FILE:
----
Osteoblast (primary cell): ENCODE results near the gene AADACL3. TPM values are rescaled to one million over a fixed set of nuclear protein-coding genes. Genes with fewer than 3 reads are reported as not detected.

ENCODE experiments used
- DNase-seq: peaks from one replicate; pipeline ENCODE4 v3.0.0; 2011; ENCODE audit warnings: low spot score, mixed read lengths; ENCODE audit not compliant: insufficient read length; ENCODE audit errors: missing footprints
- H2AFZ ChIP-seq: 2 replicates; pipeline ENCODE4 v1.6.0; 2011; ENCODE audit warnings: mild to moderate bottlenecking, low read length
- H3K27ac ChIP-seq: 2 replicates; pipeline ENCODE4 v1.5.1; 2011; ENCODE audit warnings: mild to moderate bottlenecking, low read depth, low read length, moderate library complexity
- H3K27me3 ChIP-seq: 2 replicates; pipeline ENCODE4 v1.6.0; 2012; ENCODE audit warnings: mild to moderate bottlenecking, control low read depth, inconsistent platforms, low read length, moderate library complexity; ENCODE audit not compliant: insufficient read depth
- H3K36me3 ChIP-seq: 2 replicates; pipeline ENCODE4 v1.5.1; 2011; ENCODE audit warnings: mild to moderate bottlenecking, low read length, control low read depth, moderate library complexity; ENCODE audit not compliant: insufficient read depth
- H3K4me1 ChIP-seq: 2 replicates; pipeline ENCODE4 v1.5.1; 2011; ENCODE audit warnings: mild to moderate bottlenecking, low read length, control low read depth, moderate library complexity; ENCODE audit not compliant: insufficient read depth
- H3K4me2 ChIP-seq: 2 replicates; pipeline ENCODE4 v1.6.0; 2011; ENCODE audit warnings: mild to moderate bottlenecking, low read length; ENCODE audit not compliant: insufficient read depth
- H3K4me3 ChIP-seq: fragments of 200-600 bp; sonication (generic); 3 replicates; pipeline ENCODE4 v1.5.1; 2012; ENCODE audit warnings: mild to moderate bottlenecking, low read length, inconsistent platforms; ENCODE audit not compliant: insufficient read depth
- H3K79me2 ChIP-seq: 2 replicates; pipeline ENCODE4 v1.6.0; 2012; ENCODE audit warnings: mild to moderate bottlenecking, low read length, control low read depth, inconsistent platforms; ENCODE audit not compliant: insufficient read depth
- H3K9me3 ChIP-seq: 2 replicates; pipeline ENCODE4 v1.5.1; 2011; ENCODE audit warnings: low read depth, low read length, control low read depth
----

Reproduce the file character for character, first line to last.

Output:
Osteoblast (primary cell): ENCODE results near the gene AADACL3. TPM values are rescaled to one million over a fixed set of nuclear protein-coding genes. Genes with fewer than 3 reads are reported as not detected.

ENCODE experiments used
- DNase-seq: peaks from one replicate; pipeline ENCODE4 v3.0.0; 2011; ENCODE audit warnings: low spot score, mixed read lengths; ENCODE audit not compliant: insufficient read length; ENCODE audit errors: missing footprints
- H2AFZ ChIP-seq: 2 replicates; pipeline ENCODE4 v1.6.0; 2011; ENCODE audit warnings: mild to moderate bottlenecking, low read length
- H3K27ac ChIP-seq: 2 replicates; pipeline ENCODE4 v1.5.1; 2011; ENCODE audit warnings: mild to moderate bottlenecking, low read depth, low read length, moderate library complexity
- H3K27me3 ChIP-seq: 2 replicates; pipeline ENCODE4 v1.6.0; 2012; ENCODE audit warnings: mild to moderate bottlenecking, control low read depth, inconsistent platforms, low read length, moderate library complexity; ENCODE audit not compliant: insufficient read depth
- H3K36me3 ChIP-seq: 2 replicates; pipeline ENCODE4 v1.5.1; 2011; ENCODE audit warnings: mild to moderate bottlenecking, low read length, control low read depth, moderate library complexity; ENCODE audit not compliant: insufficient read depth
- H3K4me1 ChIP-seq: 2 replicates; pipeline ENCODE4 v1.5.1; 2011; ENCODE audit warnings: mild to moderate bottlenecking, low read length, control low read depth, moderate library complexity; ENCODE audit not compliant: insufficient read depth
- H3K4me2 ChIP-seq: 2 replicates; pipeline ENCODE4 v1.6.0; 2011; ENCODE audit warnings: mild to moderate bottlenecking, low read length; ENCODE audit not compliant: insufficient read depth
- H3K4me3 ChIP-seq: fragments of 200-600 bp; sonication (generic); 3 replicates; pipeline ENCODE4 v1.5.1; 2012; ENCODE audit warnings: mild to moderate bottlenecking, low read length, inconsistent platforms; ENCODE audit not compliant: insufficient read depth
- H3K79me2 ChIP-seq: 2 replicates; pipeline ENCODE4 v1.6.0; 2012; ENCODE audit warnings: mild to moderate bottlenecking, low read length, control low read depth, inconsistent platforms; ENCODE audit not compliant: insufficient read depth
- H3K9me3 ChIP-seq: 2 replicates; pipeline ENCODE4 v1.5.1; 2011; ENCODE audit warnings: low read depth, low read length, control low read depth